Horizontal stems deeply (5--12 cm) buried, 1.5--3.2 mm wide; leaves spatulate to somewhat obovate, 1.8--3.5 X 1.1--1.5, apex faintly erose to irregularly lobed. Upright shoots clustered, branching near base, 17--36 cm; leaves monomorphic, appressed, subulate, 1.9--3.4 X 0.6--1 mm, apex acute. Branchlets square with rounded angles in cross section, 1--2.2 mm wide, annual bud constrictions abrupt and conspicuous; upperside convex, bluish to whitish green. Leaves on branchlets 4-ranked, upperside leaves appressed, needlelike, free portion of blade 1--1.7 X 0.5--0.9 mm; lateral leaves appressed, 3.4--7.2 X 1.1--2 mm; underside leaves appressed, somewhat decurrent, 1--2 X 0.4--0.7 mm. Peduncles (1--)3, 4--15 X 0.4--1 mm; leaves remote, scattered, decurrent, free tips ascending, subulate, 2--3 X 0.2--0.25 mm. Stalks mostly formed by successive forking of peduncle, branches uniformly spaced. Strobili (2--)3--4(--7), 10--28 X 2--3 mm, apex round-tipped, sterile tips absent. Sporophylls deltate, 2.2--3.5 X 1.6--3 mm, apex gradually tapering. 2 n = 46. Sterile, acidic soils in open conifer and oak forests; 50--1800 m; Man., N.B., Nfld., N.S., Ont., P.E.I., Que.; Ala., Conn., Del., D.C., Ga., Ind., Ky., Maine, Md., Mass., Mich., Minn., Mo., N.H., N.J., N.Y., N.C., Ohio, Pa., R.I., S.C., Tenn., Vt., Va., W.Va., Wis.; Europe; Asia in w China. The distinctive Diphasiastrum tristachyum has narrow, rounded branches and dull, bluish white color. It is a parent in more hybrid combinations than any other North American Diphasiastrum . The reticulogram shows the known pattern of interspecific hybridization in Diphasiastrum . The hybrids are discussed in detail by J. H. Wilce (1965), and their cytology is summarized by F. S. Wagner (1992). The best known North American hybrids are the four involving D . tristachyum . All of the hybrids have apparently normal meiosis and spores.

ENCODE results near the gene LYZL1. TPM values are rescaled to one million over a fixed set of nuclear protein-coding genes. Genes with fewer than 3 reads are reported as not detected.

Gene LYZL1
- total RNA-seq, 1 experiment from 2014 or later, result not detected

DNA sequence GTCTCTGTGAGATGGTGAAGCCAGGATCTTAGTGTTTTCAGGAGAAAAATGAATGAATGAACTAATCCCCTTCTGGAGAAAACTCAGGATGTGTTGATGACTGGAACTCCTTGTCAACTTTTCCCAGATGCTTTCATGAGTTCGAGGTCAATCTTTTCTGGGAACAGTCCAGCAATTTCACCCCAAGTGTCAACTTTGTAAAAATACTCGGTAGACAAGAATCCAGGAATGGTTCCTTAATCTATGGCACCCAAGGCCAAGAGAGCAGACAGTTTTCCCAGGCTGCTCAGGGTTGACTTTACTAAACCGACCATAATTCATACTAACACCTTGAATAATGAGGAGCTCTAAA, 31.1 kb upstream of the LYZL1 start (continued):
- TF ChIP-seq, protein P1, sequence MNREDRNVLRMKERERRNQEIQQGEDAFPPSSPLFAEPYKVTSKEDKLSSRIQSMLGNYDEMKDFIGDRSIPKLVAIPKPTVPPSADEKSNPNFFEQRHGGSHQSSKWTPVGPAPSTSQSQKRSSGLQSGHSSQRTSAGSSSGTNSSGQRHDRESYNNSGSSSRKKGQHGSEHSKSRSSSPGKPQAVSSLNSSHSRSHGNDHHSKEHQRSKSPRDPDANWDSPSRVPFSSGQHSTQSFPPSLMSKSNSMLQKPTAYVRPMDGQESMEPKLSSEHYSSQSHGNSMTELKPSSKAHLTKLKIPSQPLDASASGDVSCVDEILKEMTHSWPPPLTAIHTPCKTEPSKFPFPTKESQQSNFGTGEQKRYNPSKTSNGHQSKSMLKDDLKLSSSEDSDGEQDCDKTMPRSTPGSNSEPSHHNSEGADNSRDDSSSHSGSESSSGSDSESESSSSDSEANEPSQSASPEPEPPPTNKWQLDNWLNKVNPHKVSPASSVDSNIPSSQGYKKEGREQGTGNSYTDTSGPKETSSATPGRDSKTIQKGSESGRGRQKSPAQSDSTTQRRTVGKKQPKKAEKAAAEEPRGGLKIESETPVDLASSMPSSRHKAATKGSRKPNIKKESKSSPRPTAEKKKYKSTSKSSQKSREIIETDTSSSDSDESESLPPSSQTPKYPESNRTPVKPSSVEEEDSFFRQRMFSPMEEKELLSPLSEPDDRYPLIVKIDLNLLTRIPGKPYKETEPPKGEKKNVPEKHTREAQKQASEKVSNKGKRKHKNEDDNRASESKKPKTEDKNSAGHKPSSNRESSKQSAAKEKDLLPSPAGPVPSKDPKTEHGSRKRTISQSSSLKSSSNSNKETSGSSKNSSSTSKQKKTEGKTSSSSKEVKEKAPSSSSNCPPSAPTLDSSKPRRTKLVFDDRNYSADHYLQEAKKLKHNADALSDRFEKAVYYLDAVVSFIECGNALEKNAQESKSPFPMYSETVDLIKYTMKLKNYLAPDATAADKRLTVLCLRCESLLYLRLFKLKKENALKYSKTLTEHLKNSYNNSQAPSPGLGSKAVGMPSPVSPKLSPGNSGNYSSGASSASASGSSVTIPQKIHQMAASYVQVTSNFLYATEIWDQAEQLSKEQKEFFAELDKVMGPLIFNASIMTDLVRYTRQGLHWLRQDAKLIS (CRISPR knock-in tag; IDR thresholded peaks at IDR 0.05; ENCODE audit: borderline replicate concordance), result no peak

Diphasiastrum × zeilleri (Rouy) Holub (= D . complanatum X tristachyum ) is a frequent plant in areas of distributional overlap between the parents, especially in north central and western Minnesota jackpine forests.